Serena Williams was seeded No. 25 for her return to Wimbledon after having a baby, a decision by the All England Club announced Wednesday that elevates the tournament's seven-time champion above her ranking of 183rd.
Williams, who has won 23 Grand Slam titles during her career, was unseeded at the French Open. While WTA rules allow women who miss time because of a pregnancy to enter events based on their pre-absence ranking, there is no guarantee of a seeding, a policy which has been the subject of much debate in recent months because of Williams' status.
The 36-year-old American gave birth to a daughter last September and was off the tour for more than a year.
For Wimbledon, seedings generally had followed the WTA world rankings, which protects players who have been out due to injury but not those absent due to pregnancy. However, the All England Club can make a change if deemed "necessary to produce a balanced draw."
By doing so, Williams has been afforded protection from having to face any other seeded player in either of the first two rounds. She missed Wimbledon in 2017, but won the title the past two times she was in the field, in 2015 and 2016
The US Open said earlier this month that it would update its seeding policy to take into account a player returning from pregnancy.
Putting Williams at No. 25 now means that she could face someone seeded No. 1 through No. 8 in the third round. The draw for Wimbledon is Friday; play begins Monday.
Simona Halep is No. 1 in the women's draw, with defending champion Garbine Muguruza at No. 3 behind Caroline Wozniacki. Venus Williams is No. 9, Australia's Ashleigh Barty is No. 17, home favorite Jo Konta is No. 22 and Maria Sharapova is seeded 24th, one place ahead of Serena Williams.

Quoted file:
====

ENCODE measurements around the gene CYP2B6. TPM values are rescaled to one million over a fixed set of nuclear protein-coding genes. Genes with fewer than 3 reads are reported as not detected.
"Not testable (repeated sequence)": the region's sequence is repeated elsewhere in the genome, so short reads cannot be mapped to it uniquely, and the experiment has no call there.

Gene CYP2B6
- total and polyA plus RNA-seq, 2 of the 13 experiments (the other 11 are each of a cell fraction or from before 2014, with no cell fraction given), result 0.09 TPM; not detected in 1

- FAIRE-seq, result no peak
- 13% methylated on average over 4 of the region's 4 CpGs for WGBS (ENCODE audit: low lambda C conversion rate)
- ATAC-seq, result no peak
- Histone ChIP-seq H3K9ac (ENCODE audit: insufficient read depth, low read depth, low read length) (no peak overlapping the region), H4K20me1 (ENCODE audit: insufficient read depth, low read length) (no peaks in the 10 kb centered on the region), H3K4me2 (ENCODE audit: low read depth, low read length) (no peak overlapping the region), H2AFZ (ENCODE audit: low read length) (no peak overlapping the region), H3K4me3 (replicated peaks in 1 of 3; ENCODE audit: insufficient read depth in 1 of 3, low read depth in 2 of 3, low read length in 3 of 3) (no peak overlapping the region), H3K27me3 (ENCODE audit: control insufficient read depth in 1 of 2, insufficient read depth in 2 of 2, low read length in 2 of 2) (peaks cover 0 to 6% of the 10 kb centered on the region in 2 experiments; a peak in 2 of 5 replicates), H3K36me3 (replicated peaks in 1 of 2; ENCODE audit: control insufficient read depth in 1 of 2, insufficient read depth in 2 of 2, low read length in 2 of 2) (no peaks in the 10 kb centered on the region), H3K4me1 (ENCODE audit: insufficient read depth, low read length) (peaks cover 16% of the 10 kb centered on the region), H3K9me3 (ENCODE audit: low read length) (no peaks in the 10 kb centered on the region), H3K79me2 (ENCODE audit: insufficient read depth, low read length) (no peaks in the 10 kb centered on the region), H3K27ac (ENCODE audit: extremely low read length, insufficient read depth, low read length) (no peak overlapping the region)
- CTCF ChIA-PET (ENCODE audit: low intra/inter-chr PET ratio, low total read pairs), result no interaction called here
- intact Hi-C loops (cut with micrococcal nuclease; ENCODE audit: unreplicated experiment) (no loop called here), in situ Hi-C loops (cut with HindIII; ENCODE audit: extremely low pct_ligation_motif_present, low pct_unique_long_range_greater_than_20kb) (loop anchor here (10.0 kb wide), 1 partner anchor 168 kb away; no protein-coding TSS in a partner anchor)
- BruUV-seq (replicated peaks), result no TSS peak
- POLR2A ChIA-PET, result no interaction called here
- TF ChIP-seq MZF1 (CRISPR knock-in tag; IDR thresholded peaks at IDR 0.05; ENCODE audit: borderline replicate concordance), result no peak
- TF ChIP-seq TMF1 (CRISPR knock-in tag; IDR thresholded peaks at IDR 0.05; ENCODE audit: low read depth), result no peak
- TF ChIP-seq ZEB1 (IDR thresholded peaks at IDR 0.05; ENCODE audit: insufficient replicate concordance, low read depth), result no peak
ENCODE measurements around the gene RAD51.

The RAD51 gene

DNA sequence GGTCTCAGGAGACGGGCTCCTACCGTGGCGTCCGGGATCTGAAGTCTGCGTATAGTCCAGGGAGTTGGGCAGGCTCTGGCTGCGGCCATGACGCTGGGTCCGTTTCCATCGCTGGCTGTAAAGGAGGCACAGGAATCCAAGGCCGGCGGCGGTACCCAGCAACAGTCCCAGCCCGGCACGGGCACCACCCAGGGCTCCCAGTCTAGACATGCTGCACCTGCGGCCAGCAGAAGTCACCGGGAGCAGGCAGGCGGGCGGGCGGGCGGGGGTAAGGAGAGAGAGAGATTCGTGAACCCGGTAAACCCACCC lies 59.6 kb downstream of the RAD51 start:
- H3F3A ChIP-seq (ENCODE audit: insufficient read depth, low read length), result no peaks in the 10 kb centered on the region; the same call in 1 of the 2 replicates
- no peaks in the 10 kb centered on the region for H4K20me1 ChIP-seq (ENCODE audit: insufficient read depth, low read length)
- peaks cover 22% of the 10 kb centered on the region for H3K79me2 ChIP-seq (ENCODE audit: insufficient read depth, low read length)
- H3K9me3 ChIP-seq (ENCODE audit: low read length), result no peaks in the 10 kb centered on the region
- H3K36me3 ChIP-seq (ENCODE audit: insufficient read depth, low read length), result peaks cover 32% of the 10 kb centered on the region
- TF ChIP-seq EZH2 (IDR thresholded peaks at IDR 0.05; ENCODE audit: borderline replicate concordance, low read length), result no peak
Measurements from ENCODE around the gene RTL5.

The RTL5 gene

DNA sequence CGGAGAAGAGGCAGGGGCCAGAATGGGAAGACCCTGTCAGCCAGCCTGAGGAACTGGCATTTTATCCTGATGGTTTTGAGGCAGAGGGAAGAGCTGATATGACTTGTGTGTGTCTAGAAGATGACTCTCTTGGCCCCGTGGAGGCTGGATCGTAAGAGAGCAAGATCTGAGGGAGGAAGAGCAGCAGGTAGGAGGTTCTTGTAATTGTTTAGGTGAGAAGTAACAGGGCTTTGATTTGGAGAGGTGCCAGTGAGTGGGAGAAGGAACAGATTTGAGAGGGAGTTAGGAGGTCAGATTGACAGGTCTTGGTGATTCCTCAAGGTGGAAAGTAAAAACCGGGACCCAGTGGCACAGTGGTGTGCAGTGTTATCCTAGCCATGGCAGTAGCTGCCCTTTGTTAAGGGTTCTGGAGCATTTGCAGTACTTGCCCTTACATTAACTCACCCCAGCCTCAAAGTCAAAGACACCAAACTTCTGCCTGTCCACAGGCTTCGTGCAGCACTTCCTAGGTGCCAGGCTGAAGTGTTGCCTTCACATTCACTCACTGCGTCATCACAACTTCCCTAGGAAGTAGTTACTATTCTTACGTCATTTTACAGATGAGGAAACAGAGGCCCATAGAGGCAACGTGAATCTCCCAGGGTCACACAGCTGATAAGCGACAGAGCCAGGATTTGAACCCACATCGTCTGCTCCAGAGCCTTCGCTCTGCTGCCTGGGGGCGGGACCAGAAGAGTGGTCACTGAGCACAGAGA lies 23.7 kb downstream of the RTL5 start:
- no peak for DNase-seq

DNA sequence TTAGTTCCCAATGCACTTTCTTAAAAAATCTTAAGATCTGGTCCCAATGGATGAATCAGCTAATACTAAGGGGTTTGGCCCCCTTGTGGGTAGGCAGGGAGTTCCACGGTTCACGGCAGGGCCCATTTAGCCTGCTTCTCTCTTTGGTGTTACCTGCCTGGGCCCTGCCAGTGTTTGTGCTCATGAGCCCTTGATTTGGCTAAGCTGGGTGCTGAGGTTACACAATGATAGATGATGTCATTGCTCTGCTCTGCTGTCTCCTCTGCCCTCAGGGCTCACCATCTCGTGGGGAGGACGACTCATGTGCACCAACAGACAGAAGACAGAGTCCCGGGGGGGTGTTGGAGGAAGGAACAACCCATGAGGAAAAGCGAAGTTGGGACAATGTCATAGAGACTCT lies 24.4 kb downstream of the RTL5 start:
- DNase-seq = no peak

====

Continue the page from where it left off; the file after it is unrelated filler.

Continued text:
Defending champion Roger Federer, who is seeking an eighth singles title at Wimbledon, leads the men's draw, ahead of second-seeded Rafael Nadal, who is ranked No. 1 in the world. They are followed by Marin Cilic, Alexander Zverev and Juan Martin del Potro.
Two-time champion Andy Murray, who was world No. 1 ahead of the 2017 Championships, remains unseeded as he continues his comeback from a hip injury.
Former Australian Open finalist Dominika Cibulkova, who is ranked No. 32 in the WTA rankings, is the player most disadvantaged by the decision to seed Serena Williams. The Slovakian would have taken the last seeded spot but instead goes into the open draw.
"I don't think it's the right thing to do," Cibulkova, a two-time Wimbledon quarterfinalist, told the BBC ahead of the announcement. "I think it's just not fair."
Unless a seed withdraws before the start of the tournament, Cibulkova could potentially face Halep or even Williams in the first round. Petra Kvitova, the two-time champ who is seeded No. 8, pulled out of her third-round match at Eastbourne on Wednesday with a hamstring problem, putting her status for Wimbledon in doubt.
"I think it's now right that WTA offers a protected ranking. I think that's good," Cibulkova said at the Eastbourne championships. "But I think this is a little bit of a different story. Why should I not be seeded if I have the right to be?
"I think if it was a different player, not her, I think she would not be seeded. It's just because she won it many times and she's Serena Williams. So I think that's why."
The Associated Press and Reuters contributed to this report.